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Around 10,964 drivers in the United Kingdom remain on the road in spite of having gained 12 or even more penalty points on their driving licences.
As of July 2018, the penalty points recorded by the Driver and Vehicle Licensing Agency show that 254 drivers have accrued a minimum of 20 points, with 30 drivers having accrued at least 30 points. A staggering 54 points has been accrued by a 44 year old man who lives on the border of South Staffordshire and Wolverhampton, making him the worst offender in the entire country, according to a Press Association analysis.
Official figures condemned by Brake
The government and courts in the United Kingdom have been condemned by Brake, the road safety charity, over the figures, accusing them of allowing loopholes within the law to be exploited by repeat offenders. According to current law, a driver who receives 12 points over the course of three years must go to court and be banned from driving for at least six months. However leniency can be showed by magistrates in cases where motorists would be caused “exceptional hardship” by the ban, such as if being unable to drive would result in them losing their job.
The organisation’s director of campaigns, Joshua Harris, says that the number of repeat offenders that are still allowed to drive in the United Kingdom, in spite of having accumulated at least 12 points on their driving licences, is “hugely concerning”, adding that the government allowing these drivers to exploit the “exceptional hardship” loophole is resulting in unsafe drivers remaining on British roads.
Close the loophole
As part of the charity’s Roads to Justice campaign, Brake is calling for this “dangerous loophole” to be urgently closed in order to ensure that any driver who gets 12 points on their licence is disqualified automatically and that the general public is protected, adding that the nation’s road traffic framework is fundamentally flawed. Harris says that driving is a privilege, not a right, and that that privilege should be taken away if it is being exercised in an irresponsible manner. Around 23 in every 100,000 drivers in the United Kingdom have a minimum of 12 points accrued on their driver’s licence.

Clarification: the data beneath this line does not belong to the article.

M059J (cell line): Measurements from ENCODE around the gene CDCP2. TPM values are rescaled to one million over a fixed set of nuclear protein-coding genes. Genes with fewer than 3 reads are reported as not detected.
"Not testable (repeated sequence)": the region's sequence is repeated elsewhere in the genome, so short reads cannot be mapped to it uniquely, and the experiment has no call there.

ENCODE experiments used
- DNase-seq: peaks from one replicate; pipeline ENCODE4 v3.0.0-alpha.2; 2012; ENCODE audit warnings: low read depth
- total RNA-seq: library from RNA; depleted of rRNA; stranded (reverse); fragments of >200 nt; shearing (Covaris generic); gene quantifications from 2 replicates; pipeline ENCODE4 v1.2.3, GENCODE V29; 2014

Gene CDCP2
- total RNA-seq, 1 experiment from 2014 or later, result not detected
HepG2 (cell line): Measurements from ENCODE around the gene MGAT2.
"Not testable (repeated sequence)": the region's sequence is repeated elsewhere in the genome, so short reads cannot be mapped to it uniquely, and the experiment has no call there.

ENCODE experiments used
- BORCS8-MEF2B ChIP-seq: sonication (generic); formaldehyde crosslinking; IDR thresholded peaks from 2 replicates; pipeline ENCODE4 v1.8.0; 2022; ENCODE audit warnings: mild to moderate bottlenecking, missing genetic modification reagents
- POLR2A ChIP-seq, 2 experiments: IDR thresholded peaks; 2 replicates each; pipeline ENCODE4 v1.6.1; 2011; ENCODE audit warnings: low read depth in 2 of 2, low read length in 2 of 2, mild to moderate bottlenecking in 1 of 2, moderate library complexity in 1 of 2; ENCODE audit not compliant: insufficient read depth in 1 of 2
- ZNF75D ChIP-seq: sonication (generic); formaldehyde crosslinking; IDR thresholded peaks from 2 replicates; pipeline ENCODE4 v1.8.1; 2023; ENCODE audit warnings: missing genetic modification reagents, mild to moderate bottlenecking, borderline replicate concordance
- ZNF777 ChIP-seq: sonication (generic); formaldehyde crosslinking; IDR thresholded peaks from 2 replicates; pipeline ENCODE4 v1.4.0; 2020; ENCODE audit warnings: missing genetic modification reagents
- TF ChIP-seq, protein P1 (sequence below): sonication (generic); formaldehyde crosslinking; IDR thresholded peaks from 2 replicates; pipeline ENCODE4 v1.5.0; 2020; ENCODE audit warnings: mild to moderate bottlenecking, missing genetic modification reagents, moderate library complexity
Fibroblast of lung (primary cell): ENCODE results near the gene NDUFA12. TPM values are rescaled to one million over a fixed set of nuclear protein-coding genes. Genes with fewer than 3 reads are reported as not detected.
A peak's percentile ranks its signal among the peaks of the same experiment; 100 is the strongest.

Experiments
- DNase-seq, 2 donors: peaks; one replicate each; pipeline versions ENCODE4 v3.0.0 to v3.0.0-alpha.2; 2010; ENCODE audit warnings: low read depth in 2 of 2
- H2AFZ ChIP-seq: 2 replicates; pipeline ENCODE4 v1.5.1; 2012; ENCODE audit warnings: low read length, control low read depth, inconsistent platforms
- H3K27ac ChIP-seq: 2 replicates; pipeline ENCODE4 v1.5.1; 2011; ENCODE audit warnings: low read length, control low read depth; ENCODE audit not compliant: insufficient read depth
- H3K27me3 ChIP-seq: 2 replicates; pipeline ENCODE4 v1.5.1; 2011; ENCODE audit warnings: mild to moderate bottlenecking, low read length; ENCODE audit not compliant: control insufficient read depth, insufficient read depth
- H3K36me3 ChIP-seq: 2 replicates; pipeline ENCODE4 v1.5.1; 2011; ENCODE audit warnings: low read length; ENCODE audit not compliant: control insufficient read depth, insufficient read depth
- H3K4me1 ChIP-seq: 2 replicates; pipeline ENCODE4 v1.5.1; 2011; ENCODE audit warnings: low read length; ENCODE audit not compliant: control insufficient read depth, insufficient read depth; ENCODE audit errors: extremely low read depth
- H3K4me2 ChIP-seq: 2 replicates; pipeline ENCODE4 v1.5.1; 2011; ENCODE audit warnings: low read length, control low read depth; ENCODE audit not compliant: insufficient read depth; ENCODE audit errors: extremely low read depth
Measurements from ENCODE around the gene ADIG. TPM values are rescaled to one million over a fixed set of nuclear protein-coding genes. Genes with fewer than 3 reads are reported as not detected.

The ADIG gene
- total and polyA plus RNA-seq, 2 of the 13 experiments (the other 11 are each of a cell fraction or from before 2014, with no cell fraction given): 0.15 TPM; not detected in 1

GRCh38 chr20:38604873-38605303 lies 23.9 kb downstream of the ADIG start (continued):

How are points picked up?
Points on a driver’s licence can be picked up in a variety of ways. Three points can be accrued for relatively minor offences such as the likes of failing to stop when reaching a pedestrian crossing or speeding, but more serious violations, such as drug or drink driving, can pick up as many as 11 points. Points remain on a licence for between four to 11 years, depending on the seriousness of the offence. A spokesman for the Ministry of Justice said that the great majority of drivers that are given 12 penalty points on their driver’s licence do receive automatic disqualification, and that while courts take into account Driver and Vehicle Licensing Agency data to which they have access, sentencing rightly remains a matter for independent judges to decide on, based upon the facts of each individual case.